Grand Jury Subpoenas
Trusted Attorneys for Clients Facing a Grand Jury Subpoena
The grand jury subpoena is one of the federal government’s most potent tools for uncovering evidence of health care fraud. When health care providers respond (or fail to respond) to grand jury subpoenas without due consideration for the potential consequences, they will often face severe penalties resulting from civil and criminal investigations. If you, one of your business partners, or one of your employees has been served with a grand jury subpoena, it is critical that you seek experienced legal representation as soon as possible.
When federal prosecutors are deciding whether to pursue charges against health care providers suspected of defrauding Medicare or another government benefit program, they will often use grand juries to aid in their investigations. Grand juries are very different from trial juries, and the grand jury is a foreign concept to most health care providers. Grand juries – which consist of 23 jurors who sit in total secrecy – have the power to compel witnesses to testify and produce documents, and their role is to help the prosecutor’s office decide whether there is “probable cause” to pursue charges against the target of the investigation.
Grand juries can compel testimony and the production of health care providers’ records through the issuance of grand jury subpoenas. They can subpoena company owners, executives, and employees as individuals, or as “custodians” for the records of the business. In both cases those who are named in grand jury subpoenas must ensure that they have a clear understanding of their obligations. They must also understand the limitations on the grand jury’s and prosecution’s authority. Only a clear understanding will enable them to respond appropriately, without disclosing any more than is absolutely necessary.
National Reach Federal Law Health Care Fraud Defense Firm for Grand Jury Subpoenas
Oberheiden, P.C., is a health care fraud defense law firm that represents health care providers and their personnel in federal investigations and prosecutions nationwide. Our attorneys have handled hundreds of grand jury proceedings across the United States – both as defense lawyers and as attorneys for the federal government. We understand the nuances and complex legal issues involved in federal grand jury proceedings. We can use our extensive experience to help protect you from unnecessary consequences which could include fines, treble (triple) damages, recoupments, federal benefit program exclusion, and even federal imprisonment.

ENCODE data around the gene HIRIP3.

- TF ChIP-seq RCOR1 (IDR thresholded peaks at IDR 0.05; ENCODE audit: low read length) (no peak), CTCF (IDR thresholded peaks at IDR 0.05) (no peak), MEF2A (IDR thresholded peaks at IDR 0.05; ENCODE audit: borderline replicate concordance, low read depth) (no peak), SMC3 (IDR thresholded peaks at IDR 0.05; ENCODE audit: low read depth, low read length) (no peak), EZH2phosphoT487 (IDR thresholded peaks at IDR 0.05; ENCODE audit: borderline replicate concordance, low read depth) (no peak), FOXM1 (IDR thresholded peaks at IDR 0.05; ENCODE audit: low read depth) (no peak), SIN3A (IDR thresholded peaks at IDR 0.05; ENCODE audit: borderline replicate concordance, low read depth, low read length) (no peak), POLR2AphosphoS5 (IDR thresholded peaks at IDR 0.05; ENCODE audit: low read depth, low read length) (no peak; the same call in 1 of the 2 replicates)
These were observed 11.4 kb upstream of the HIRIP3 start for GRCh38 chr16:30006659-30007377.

Our team of federal defense lawyers is led by partners Dr. Nick Oberheiden and William (Bill) C. McMurrey. Dr. Oberheiden has successfully represented health care providers in grand jury investigations involving a wide range of complicated legal issues. Dr. Oberheiden brings to his clients a thorough knowledge of federal health care law and a strategic approach to health care fraud defense. He is trusted by many physicians, pharmacists, hospice owners, home health care providers, durable medical equipment (DME) company executives, and other health care industry participants across the nation.
Mr. McMurrey is a former federal prosecutor with decades of experience in government investigations. He regularly represents clients in grand jury proceedings involving investigations conducted by virtually all major federal law enforcement agencies, and he has a proven record of successful representation both before and during trial.
The other members of our health care fraud defense team include:
- Lynette S. Byrd, Former Federal Prosecutor
- Heath Hyde, Former Prosecutor
- Elizabeth Stepp, Appellate Attorney
- Michael A. Rataj, Of Counsel
- Pascual Meyer, Litigation Attorney
Defending Against Federal Grand Jury Subpoenas
Defending against a federal grand jury subpoena requires a thorough understanding of both federal procedural law and the specific health care law (or laws) underlying the government’s investigation. As a result, it is critical to choose a law firm that has experience not only in the area of federal litigation or health care law compliance, but in the specific area of federal health care fraud defense.
At Oberheiden, P.C., our senior defense attorneys and former federal prosecutors offer extensive experience in federal grand jury investigations involving alleged health care law violations including:
- False and fraudulent claims under the False Claims Act
- Illegal bribes and referral fees under the Anti-Kickback Statute and Stark Law
- Conspiracy, mail fraud, wire fraud, bank fraud, and other associated federal offenses
- Federal health care benefit program fraud (including Medicare, Medicaid, Tricare, and Department of Labor (DOL) fraud)
- Other federal health care law violations
FAQs: What You Need to Know if You Have Received a Federal Grand Jury Subpoena
Q: Why have I received a federal grand jury subpoena?
If you have received a federal grand jury subpoena, this means that the government suspects that you are either involved in or have material information about a possible federal offense. For most health care providers, this means that either: (i) data analytics performed by authorities such as the Medicare Fraud Strike Force have identified “abnormalities” in your health care benefit program billings, or (ii) someone has filed a whistleblower (or “qui tam”) lawsuit alleging health care fraud under the False Claims Act. You may have been singled out personally because you are a company owner or executive, you are involved in the day-to-day operations or program billings of your business, or federal prosecutors have given the grand jury another reason to suspect that you have information about false billings or a fraudulent scheme.
Q: Do I need to prepare to testify or produce the records requested in the subpoena?